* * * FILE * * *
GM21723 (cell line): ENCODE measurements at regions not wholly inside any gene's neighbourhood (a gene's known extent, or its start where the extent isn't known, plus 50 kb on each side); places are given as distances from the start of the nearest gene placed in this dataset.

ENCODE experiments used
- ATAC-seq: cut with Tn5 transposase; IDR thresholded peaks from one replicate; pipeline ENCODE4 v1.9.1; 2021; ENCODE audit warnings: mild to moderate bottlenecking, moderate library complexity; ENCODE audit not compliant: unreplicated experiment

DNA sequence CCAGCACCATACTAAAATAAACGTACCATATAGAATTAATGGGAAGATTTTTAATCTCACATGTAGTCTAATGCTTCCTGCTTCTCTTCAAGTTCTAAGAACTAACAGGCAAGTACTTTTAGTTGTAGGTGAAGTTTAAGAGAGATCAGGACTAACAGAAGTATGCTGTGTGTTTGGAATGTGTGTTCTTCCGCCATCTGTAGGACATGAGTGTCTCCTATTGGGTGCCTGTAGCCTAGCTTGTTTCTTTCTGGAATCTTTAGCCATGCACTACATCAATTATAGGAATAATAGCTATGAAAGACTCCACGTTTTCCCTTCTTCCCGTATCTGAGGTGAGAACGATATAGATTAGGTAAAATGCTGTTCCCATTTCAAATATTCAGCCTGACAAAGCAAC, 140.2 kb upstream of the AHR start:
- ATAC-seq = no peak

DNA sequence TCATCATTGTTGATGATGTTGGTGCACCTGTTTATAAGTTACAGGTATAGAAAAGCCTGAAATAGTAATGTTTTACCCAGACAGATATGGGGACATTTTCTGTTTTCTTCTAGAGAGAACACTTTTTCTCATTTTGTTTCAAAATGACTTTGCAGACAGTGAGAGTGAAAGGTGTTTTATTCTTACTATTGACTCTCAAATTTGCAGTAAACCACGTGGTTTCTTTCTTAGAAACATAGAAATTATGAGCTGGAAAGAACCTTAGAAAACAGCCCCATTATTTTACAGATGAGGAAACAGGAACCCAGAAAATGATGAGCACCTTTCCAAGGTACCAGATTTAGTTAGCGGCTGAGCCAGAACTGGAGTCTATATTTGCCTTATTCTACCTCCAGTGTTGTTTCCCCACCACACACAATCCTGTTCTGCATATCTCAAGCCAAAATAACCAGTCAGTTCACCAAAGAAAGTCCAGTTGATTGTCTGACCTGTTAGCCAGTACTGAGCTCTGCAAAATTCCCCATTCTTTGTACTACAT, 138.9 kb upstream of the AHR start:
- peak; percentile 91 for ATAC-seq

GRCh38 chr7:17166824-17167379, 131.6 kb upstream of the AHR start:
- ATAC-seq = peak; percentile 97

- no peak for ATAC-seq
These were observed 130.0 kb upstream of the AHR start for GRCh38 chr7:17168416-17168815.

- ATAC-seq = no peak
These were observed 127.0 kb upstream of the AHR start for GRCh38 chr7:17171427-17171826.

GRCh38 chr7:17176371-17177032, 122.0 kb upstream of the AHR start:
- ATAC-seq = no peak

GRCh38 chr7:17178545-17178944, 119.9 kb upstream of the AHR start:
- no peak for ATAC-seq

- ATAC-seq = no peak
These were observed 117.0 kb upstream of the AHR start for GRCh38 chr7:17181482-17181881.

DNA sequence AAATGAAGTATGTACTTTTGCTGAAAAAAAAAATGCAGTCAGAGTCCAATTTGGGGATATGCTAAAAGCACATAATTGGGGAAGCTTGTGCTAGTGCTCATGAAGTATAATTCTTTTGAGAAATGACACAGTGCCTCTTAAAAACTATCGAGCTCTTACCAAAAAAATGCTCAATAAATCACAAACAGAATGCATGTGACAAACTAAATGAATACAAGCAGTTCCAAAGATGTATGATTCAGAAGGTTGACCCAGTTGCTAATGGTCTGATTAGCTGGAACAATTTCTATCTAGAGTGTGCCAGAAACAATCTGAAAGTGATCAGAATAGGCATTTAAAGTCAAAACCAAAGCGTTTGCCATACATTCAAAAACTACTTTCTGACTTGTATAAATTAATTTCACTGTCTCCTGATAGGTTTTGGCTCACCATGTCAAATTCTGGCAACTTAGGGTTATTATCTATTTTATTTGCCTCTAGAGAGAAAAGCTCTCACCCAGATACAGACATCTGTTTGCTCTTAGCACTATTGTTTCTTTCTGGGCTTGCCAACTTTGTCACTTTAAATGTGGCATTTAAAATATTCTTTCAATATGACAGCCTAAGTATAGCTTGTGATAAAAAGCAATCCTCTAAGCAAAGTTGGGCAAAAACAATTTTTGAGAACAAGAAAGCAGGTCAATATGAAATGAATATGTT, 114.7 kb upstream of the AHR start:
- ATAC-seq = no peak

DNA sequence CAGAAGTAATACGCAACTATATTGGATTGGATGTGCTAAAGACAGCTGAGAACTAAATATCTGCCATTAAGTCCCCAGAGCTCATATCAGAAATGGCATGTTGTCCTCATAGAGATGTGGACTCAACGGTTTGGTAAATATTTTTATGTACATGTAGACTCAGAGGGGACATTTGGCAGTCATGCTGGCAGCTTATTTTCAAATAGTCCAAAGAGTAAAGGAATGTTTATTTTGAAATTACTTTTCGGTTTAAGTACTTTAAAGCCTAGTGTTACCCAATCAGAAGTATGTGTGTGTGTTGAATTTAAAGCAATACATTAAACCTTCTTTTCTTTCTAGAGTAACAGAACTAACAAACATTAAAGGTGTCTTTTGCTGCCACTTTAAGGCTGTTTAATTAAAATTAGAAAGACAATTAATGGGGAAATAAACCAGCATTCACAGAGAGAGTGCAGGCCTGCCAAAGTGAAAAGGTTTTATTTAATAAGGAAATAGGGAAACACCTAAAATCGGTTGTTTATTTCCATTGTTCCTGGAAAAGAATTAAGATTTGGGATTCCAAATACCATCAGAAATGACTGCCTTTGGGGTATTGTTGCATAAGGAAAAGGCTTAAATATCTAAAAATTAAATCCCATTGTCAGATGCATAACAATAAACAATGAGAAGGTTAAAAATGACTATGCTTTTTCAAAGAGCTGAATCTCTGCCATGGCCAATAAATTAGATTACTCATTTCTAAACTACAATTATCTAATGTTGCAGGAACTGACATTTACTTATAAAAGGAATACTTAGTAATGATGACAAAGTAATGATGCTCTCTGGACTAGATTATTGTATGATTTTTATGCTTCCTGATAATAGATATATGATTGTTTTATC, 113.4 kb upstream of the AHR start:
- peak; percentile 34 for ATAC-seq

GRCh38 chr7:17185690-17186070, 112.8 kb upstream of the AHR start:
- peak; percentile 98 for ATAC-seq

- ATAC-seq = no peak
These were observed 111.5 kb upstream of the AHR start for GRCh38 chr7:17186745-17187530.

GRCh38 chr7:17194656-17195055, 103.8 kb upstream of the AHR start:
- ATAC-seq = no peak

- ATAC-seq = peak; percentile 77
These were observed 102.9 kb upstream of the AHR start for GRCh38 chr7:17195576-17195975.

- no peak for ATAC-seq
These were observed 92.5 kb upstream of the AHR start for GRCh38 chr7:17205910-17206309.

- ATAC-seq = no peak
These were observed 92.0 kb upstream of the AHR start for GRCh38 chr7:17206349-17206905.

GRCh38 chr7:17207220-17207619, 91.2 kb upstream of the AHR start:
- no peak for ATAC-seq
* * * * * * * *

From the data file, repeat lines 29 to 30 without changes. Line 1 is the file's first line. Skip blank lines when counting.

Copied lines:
- ATAC-seq = no peak

- ATAC-seq = peak; percentile 77